For Graham Rahal, the 2021 IndyCar season was another quietly impressive campaign. The No. 15 Rahal Letterman Lanigan Honda driver finished seventh in the championship standings and secured top-10 finishes in 11 of the 16 races, including a podium at Texas. 2021 marks the seventh consecutive year that Rahal has been within the top 10 of the IndyCar championship. While he may not be a champion yet, he’s always a contender, and a title may be even closer in his future with the strides his team took this season.
Frontstretch spoke to Rahal recently about his thoughts on the 2021 campaign, including what he’s proud of, working with several different teammates throughout the season, and if there’s anything specific he’s focused in on to prepare for next year. Plus, the 2011 24 Hours of Daytona winner gave his thoughts on the 2022 IndyCar schedule conflict between Texas and the 12 Hours of Sebring.
Brittany Frederick, Frontstretch: How do you evaluate your 2021 IndyCar season? You may not have gotten the race win you’ve been fighting for, but you finished in the top-10 in over half the races, which is consistency that very few drivers have over a full season.
Graham Rahal: We’ve been really good this year, and consistency has definitely been our thing. I think that it’s just one of those things though, that we haven’t been able to get a win. And ultimately, when you look at the championship, that’s what affects us the most…We’ve only been on the podium once. we have seven top-5’s this year, which is probably the most of anybody, or very, very, close, I would say. But you’ve got to get some wins to tip yourself over and to go win a championship, and we haven’t been able to quite do that.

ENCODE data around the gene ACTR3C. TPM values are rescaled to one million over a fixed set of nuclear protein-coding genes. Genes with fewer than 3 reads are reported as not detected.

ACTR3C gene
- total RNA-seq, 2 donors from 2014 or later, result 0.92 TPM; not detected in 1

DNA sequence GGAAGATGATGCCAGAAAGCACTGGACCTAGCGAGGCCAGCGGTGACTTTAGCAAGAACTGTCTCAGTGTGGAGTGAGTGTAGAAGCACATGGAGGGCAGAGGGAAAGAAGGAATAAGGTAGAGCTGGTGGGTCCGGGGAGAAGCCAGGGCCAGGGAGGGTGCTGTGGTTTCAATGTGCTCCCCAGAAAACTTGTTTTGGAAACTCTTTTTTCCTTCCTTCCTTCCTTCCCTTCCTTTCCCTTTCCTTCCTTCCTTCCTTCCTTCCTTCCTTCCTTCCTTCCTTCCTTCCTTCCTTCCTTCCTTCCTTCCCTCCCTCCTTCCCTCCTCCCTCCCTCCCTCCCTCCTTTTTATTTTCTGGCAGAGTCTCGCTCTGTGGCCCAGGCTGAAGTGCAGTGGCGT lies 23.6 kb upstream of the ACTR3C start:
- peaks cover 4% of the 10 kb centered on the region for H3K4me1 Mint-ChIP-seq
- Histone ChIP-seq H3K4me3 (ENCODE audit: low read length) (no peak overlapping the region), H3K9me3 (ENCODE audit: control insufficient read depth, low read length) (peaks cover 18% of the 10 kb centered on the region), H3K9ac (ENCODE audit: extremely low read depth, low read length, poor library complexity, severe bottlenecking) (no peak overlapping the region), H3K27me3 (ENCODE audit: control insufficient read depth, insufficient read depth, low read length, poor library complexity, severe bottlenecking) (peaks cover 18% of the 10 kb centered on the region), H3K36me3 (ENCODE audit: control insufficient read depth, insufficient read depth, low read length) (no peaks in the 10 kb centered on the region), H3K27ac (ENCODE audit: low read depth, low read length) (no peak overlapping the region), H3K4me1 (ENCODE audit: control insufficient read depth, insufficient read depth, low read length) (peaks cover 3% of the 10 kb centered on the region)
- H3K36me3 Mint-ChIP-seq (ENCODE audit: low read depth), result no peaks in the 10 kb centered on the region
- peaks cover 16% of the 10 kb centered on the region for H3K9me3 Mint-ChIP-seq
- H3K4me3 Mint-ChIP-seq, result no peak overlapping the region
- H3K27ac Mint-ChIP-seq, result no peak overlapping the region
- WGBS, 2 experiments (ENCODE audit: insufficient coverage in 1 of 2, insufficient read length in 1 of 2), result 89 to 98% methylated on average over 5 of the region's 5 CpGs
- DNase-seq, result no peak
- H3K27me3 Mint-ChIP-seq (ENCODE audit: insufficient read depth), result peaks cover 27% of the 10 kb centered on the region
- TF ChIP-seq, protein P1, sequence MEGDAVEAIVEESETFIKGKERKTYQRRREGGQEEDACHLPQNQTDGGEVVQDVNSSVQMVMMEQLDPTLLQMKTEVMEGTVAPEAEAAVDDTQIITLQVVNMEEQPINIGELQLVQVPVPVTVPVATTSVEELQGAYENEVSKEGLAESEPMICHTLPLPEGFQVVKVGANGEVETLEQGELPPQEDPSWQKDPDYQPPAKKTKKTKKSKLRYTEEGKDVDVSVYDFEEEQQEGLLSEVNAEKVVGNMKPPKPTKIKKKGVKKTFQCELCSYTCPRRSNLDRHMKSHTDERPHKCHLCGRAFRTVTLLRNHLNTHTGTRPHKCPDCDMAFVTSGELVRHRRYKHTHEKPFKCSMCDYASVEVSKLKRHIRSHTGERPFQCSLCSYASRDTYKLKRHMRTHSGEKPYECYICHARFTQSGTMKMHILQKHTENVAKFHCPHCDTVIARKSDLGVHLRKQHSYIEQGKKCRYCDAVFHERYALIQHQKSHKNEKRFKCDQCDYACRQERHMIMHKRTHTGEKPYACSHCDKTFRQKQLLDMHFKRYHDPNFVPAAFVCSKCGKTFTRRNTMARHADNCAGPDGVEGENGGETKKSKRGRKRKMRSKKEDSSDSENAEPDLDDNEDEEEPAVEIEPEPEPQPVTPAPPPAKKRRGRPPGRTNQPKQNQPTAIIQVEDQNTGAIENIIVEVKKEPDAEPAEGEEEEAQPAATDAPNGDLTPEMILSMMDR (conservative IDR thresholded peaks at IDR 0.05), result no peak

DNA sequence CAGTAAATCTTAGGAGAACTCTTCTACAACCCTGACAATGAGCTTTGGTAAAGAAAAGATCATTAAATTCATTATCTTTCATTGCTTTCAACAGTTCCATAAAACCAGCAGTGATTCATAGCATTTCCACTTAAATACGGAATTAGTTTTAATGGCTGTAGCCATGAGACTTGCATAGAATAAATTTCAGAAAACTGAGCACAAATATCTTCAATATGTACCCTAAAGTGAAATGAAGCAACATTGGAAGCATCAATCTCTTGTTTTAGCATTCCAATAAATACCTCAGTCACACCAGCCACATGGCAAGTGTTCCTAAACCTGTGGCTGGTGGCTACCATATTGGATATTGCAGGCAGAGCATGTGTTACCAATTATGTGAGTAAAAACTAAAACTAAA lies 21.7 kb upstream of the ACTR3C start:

So we need to just keep our heads down. I do think once the dam breaks, the wins will come rushing through. We’ve been so close so many times, and a little break here and there hasn’t quite gone our way, but we’ve just got to keep focused and putting our heads down and it will happen. There’s no doubt.
Frontstretch: You’ve been within the top half of the championship standings every year since 2015, as well. Is there any one thing that you’ve noticed this season that would push you to that next level and getting the Astor Cup? Or how do you look at the future?
Graham Rahal: I actually think that we were damn close this year, honestly. I felt this year we did a lot of the good things—a lot of the small things, a lot of the big things right. I feel like we really closed the gap. You could say qualifying is one thing, but if you look at qualifying of recent, our performance has gotten significantly better.
And so as I look towards next year, I do think there’s a lot that we can carry from what we’ve been finding lately in our race cars and our qualifying cars as well, that’ll help us. I do believe that we’re on to something that’s working better, and I think that’ll help us going forward.
Frontstretch: Rahal Letterman Lanigan expanded to a third car for half of the 2021 season, although there were different drivers in the car throughout the year. For you, what was the effect of working with multiple new teammates and having more than one new perspective?
Graham Rahal: There’s certain teammates so far this year that I’ve been able to take stuff from, and there’s other teammates that I can’t…but that’s the way it goes and you’ve just got to adjust. I think Oliver [Askew]‘s done a great job. His feedback, his feel of the race car’s been very similar to mine and that helps significantly. Everybody’s different and you’ve got to quickly adjust and learn what you can from each of them.
Frontstretch: It’s been wonderful to see Rahal Letterman Lanigan continue to grow, both in terms of number of cars and the development in the 2021 season. You’ve led this team as a single-car team, then a two-car organization and now you’ll have three full-time entries in 2022. What does the expansion mean to you personally?